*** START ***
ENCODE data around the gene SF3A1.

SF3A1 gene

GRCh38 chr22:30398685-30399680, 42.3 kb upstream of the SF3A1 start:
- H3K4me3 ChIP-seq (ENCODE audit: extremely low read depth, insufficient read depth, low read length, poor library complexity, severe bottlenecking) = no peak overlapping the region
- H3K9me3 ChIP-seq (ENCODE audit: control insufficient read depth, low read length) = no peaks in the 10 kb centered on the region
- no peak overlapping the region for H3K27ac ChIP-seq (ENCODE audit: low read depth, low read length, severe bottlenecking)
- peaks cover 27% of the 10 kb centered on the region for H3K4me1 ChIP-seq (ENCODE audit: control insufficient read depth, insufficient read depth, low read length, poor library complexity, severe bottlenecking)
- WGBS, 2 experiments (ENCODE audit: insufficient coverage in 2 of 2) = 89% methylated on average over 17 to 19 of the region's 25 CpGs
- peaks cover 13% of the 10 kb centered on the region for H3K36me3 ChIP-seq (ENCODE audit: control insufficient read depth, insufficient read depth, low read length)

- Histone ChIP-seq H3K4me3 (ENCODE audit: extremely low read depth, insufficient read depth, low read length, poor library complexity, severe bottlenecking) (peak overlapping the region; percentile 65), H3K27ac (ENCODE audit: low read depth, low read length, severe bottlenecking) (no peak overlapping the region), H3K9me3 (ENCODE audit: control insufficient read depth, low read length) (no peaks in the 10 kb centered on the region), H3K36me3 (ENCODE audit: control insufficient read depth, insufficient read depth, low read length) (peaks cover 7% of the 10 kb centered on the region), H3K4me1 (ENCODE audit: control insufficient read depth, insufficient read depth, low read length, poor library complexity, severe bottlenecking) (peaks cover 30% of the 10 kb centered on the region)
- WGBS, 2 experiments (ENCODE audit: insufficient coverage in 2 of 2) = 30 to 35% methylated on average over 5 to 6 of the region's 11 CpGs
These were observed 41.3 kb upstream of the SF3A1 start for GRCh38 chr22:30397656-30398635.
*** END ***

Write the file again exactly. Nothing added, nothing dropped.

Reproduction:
ENCODE data around the gene SF3A1.

SF3A1 gene

GRCh38 chr22:30398685-30399680, 42.3 kb upstream of the SF3A1 start:
- H3K4me3 ChIP-seq (ENCODE audit: extremely low read depth, insufficient read depth, low read length, poor library complexity, severe bottlenecking) = no peak overlapping the region
- H3K9me3 ChIP-seq (ENCODE audit: control insufficient read depth, low read length) = no peaks in the 10 kb centered on the region
- no peak overlapping the region for H3K27ac ChIP-seq (ENCODE audit: low read depth, low read length, severe bottlenecking)
- peaks cover 27% of the 10 kb centered on the region for H3K4me1 ChIP-seq (ENCODE audit: control insufficient read depth, insufficient read depth, low read length, poor library complexity, severe bottlenecking)
- WGBS, 2 experiments (ENCODE audit: insufficient coverage in 2 of 2) = 89% methylated on average over 17 to 19 of the region's 25 CpGs
- peaks cover 13% of the 10 kb centered on the region for H3K36me3 ChIP-seq (ENCODE audit: control insufficient read depth, insufficient read depth, low read length)

- Histone ChIP-seq H3K4me3 (ENCODE audit: extremely low read depth, insufficient read depth, low read length, poor library complexity, severe bottlenecking) (peak overlapping the region; percentile 65), H3K27ac (ENCODE audit: low read depth, low read length, severe bottlenecking) (no peak overlapping the region), H3K9me3 (ENCODE audit: control insufficient read depth, low read length) (no peaks in the 10 kb centered on the region), H3K36me3 (ENCODE audit: control insufficient read depth, insufficient read depth, low read length) (peaks cover 7% of the 10 kb centered on the region), H3K4me1 (ENCODE audit: control insufficient read depth, insufficient read depth, low read length, poor library complexity, severe bottlenecking) (peaks cover 30% of the 10 kb centered on the region)
- WGBS, 2 experiments (ENCODE audit: insufficient coverage in 2 of 2) = 30 to 35% methylated on average over 5 to 6 of the region's 11 CpGs
These were observed 41.3 kb upstream of the SF3A1 start for GRCh38 chr22:30397656-30398635.